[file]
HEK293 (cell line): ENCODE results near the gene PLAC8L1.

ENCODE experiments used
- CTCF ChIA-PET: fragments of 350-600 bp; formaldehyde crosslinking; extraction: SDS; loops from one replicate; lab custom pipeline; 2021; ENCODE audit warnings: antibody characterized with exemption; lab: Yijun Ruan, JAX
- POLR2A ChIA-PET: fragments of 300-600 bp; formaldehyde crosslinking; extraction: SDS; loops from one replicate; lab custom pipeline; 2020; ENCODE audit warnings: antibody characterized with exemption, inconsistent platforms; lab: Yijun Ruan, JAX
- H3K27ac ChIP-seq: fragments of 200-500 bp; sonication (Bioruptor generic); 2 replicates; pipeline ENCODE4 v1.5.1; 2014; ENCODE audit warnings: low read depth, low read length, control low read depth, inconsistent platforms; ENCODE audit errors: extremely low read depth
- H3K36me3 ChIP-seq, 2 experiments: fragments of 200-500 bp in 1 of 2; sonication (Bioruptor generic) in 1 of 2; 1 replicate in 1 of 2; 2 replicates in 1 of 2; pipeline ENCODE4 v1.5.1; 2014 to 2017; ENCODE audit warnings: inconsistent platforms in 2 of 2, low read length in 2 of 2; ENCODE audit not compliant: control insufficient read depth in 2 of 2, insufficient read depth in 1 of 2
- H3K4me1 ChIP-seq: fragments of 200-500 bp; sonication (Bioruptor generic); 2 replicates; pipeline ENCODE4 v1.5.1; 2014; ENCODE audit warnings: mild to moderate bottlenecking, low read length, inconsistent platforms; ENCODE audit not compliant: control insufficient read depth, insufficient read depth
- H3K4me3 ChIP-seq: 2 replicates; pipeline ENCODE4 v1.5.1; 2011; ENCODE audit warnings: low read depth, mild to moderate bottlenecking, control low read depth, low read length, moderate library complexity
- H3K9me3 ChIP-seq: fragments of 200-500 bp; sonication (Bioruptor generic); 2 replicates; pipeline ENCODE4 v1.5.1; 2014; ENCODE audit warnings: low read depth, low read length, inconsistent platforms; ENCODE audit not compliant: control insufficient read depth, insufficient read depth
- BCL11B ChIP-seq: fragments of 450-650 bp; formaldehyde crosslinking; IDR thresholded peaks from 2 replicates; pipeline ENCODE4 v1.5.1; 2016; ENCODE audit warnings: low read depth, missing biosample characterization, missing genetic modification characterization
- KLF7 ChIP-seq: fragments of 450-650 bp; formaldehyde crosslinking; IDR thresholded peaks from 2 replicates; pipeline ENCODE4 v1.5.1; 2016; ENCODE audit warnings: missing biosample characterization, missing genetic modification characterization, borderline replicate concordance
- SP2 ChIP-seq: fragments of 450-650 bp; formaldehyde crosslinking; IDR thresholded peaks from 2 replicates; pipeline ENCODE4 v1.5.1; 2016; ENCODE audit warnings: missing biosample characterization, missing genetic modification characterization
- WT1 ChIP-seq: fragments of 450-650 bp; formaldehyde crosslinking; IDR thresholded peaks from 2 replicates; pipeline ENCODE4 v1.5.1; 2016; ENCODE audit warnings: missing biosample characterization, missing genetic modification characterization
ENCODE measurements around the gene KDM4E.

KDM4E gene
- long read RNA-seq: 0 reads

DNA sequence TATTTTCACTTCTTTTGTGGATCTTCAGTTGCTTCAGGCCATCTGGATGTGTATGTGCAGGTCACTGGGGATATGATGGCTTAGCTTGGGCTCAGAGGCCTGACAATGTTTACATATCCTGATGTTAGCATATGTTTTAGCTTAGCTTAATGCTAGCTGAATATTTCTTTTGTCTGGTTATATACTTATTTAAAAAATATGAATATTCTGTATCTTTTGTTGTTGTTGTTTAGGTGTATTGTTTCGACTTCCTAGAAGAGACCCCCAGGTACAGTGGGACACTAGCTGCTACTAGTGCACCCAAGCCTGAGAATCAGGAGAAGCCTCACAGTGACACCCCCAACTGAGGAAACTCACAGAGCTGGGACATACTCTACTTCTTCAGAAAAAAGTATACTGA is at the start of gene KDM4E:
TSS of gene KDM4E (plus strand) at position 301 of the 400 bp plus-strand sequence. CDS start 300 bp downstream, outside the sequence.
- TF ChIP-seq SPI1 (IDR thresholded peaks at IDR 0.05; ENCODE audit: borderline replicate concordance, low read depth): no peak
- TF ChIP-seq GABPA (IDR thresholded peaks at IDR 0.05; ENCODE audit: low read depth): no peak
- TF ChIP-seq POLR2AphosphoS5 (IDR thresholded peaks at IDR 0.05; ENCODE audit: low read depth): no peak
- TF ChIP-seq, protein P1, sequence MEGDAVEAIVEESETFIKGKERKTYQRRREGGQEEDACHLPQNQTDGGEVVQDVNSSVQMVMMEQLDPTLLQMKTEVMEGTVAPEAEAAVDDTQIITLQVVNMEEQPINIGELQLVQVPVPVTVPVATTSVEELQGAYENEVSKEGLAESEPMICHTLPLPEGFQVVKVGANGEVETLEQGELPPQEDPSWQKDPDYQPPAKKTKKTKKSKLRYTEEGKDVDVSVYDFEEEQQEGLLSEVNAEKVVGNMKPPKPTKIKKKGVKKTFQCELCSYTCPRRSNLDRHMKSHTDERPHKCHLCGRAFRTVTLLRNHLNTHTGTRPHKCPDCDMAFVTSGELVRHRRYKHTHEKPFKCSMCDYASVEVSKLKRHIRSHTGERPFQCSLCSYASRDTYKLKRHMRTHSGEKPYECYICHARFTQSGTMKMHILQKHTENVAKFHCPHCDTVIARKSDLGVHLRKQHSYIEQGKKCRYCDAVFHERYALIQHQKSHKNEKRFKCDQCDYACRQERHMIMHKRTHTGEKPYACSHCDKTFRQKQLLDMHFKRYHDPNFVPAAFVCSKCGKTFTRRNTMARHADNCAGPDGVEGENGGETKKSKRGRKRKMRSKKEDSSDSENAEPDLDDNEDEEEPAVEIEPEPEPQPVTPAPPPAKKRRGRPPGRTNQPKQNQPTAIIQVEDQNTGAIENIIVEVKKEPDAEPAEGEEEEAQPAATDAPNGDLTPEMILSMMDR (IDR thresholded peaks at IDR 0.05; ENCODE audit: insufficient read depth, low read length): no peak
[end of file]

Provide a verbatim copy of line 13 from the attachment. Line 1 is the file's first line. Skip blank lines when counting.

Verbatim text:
- WT1 ChIP-seq: fragments of 450-650 bp; formaldehyde crosslinking; IDR thresholded peaks from 2 replicates; pipeline ENCODE4 v1.5.1; 2016; ENCODE audit warnings: missing biosample characterization, missing genetic modification characterization